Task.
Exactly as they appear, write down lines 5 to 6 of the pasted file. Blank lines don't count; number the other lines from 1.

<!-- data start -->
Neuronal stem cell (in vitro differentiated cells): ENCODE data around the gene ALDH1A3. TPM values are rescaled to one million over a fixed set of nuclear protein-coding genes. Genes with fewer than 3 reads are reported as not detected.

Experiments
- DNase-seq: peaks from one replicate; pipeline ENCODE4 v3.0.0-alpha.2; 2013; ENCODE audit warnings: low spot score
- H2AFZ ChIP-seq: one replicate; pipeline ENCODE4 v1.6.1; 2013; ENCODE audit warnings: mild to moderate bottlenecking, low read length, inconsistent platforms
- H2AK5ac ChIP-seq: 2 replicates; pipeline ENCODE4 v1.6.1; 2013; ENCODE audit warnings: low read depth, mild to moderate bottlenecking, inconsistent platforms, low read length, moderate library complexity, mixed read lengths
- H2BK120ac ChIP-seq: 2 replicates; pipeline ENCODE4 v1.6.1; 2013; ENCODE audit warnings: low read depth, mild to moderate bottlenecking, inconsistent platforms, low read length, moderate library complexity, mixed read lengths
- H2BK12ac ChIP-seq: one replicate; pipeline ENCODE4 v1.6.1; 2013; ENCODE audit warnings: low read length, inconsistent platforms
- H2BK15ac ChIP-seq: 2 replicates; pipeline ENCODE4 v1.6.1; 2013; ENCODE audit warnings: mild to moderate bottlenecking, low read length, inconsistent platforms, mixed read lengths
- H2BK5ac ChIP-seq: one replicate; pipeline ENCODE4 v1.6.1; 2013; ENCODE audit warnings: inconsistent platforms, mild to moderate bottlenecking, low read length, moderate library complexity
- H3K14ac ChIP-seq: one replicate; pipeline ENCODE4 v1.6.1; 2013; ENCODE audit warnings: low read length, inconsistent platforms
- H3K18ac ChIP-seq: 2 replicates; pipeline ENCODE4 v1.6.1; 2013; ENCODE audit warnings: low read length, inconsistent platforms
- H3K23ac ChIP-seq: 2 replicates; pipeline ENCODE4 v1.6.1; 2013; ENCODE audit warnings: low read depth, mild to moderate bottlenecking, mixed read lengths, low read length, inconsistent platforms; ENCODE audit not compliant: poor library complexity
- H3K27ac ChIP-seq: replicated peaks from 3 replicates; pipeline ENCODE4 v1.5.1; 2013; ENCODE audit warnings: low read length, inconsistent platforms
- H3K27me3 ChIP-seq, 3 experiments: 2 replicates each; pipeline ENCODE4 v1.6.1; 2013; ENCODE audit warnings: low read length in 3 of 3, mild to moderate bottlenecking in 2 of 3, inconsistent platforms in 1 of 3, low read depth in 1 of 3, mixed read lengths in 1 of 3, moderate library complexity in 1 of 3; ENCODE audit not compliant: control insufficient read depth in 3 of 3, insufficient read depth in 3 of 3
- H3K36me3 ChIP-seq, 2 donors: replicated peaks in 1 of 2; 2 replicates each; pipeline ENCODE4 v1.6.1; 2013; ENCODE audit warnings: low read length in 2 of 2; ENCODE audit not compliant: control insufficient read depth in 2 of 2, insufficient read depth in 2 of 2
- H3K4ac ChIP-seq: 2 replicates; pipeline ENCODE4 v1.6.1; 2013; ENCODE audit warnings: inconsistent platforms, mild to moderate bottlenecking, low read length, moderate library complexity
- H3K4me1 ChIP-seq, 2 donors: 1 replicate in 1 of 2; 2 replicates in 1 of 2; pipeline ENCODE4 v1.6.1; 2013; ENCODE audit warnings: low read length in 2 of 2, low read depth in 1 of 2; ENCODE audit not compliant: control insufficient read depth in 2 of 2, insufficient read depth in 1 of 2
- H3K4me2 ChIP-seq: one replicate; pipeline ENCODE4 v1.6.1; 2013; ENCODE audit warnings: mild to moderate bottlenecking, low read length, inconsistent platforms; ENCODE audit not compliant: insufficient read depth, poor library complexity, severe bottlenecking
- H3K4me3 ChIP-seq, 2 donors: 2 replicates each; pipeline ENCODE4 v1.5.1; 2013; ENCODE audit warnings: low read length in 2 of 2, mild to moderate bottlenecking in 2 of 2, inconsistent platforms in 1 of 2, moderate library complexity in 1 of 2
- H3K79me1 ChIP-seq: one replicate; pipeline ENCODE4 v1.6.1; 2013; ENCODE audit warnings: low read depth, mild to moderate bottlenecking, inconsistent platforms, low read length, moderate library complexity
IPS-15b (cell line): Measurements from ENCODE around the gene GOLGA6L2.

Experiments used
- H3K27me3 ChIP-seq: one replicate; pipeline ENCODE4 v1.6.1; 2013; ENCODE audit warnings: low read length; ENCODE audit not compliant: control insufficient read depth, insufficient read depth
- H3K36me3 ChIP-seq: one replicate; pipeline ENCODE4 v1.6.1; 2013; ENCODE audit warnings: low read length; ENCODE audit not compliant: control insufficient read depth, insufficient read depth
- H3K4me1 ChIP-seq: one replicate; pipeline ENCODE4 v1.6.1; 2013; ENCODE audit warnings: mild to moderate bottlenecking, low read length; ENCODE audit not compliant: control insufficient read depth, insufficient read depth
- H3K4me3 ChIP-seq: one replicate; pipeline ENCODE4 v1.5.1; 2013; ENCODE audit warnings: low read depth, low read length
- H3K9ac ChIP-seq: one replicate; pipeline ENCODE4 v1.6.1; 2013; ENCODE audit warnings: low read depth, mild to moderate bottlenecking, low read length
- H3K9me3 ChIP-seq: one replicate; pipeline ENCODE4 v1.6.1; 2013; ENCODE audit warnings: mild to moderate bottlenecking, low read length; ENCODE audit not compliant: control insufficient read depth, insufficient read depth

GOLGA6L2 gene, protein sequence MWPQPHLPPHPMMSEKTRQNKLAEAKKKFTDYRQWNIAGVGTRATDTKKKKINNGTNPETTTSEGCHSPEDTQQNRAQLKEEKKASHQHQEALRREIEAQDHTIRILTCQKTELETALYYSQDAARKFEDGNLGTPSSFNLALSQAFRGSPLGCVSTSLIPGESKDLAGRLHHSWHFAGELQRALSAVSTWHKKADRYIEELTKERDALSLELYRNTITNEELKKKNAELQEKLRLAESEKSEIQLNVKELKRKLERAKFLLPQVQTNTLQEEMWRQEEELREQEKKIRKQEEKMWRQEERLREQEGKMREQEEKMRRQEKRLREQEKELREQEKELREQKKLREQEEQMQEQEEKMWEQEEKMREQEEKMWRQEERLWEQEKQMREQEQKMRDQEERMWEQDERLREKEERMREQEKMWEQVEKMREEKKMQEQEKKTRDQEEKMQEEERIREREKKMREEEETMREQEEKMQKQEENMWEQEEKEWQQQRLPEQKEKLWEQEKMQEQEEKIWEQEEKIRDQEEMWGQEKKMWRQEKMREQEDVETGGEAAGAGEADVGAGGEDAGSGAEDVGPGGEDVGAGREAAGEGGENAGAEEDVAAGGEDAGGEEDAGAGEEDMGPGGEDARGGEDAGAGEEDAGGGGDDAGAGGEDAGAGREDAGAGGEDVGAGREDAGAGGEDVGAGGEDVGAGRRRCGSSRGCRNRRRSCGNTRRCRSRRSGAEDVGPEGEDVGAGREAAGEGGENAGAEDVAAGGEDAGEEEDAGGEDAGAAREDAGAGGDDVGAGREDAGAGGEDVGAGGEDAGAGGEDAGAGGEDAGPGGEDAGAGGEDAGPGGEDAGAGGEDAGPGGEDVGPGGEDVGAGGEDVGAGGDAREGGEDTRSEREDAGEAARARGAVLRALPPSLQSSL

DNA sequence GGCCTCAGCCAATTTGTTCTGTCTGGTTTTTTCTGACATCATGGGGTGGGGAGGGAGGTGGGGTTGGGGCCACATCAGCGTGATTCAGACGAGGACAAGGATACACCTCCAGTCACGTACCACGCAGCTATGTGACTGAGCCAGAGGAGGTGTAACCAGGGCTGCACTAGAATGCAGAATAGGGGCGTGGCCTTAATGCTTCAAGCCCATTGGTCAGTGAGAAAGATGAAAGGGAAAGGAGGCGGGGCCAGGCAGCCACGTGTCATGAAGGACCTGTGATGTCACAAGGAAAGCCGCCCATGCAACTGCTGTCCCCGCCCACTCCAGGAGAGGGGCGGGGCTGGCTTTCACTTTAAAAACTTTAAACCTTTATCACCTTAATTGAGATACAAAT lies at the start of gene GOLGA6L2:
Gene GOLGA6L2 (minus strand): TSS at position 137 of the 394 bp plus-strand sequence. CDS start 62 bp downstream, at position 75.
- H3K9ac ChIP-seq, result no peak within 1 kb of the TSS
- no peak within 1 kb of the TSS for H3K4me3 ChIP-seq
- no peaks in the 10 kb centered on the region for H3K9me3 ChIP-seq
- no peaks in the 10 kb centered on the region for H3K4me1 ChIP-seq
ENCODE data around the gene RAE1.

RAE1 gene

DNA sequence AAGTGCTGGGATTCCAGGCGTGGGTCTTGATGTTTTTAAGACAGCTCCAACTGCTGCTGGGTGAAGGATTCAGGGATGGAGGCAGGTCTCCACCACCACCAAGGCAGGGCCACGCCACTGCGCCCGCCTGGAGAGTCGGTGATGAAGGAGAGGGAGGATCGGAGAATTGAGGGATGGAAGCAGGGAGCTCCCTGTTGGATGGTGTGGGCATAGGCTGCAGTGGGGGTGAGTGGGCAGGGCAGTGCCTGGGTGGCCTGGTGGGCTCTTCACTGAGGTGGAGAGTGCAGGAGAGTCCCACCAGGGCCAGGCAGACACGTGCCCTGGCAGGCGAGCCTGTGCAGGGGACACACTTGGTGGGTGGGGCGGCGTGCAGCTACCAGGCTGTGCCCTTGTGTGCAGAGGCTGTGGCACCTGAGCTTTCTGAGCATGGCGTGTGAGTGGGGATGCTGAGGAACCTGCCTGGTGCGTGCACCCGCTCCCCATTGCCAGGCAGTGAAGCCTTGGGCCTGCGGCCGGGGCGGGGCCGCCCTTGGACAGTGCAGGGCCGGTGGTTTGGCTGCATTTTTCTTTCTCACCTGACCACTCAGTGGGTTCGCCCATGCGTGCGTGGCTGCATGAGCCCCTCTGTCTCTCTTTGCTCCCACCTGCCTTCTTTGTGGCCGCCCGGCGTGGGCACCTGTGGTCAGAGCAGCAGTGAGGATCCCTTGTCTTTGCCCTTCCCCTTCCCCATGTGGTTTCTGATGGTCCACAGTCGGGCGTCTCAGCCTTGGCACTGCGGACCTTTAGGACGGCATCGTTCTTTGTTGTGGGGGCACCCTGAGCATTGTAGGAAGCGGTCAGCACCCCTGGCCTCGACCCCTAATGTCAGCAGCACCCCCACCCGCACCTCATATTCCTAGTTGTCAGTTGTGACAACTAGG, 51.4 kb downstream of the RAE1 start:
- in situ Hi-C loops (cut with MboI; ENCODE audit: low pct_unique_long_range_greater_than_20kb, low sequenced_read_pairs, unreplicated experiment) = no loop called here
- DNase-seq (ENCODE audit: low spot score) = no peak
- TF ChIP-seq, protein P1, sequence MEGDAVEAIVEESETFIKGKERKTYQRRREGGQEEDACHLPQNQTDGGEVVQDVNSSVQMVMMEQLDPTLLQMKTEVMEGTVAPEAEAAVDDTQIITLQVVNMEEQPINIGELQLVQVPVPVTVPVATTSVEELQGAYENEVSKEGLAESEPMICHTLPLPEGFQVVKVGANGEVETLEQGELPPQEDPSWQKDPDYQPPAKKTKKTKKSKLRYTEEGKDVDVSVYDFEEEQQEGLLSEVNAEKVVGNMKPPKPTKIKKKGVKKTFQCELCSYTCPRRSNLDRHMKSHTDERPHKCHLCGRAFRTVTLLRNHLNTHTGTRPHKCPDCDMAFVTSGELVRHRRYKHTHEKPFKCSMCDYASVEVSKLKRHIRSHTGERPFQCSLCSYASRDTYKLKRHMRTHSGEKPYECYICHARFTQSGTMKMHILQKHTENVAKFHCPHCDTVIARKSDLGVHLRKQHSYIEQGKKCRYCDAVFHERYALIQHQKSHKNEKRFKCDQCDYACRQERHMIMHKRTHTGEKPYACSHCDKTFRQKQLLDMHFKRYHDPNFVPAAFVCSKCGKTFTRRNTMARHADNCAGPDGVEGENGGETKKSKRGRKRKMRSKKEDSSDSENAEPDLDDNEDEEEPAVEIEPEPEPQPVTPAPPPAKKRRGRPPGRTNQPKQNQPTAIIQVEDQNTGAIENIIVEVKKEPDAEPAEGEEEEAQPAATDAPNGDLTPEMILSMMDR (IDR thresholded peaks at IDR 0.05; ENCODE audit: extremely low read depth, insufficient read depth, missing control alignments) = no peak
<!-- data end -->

- H2AK5ac ChIP-seq: 2 replicates; pipeline ENCODE4 v1.6.1; 2013; ENCODE audit warnings: low read depth, mild to moderate bottlenecking, inconsistent platforms, low read length, moderate library complexity, mixed read lengths
- H2BK120ac ChIP-seq: 2 replicates; pipeline ENCODE4 v1.6.1; 2013; ENCODE audit warnings: low read depth, mild to moderate bottlenecking, inconsistent platforms, low read length, moderate library complexity, mixed read lengths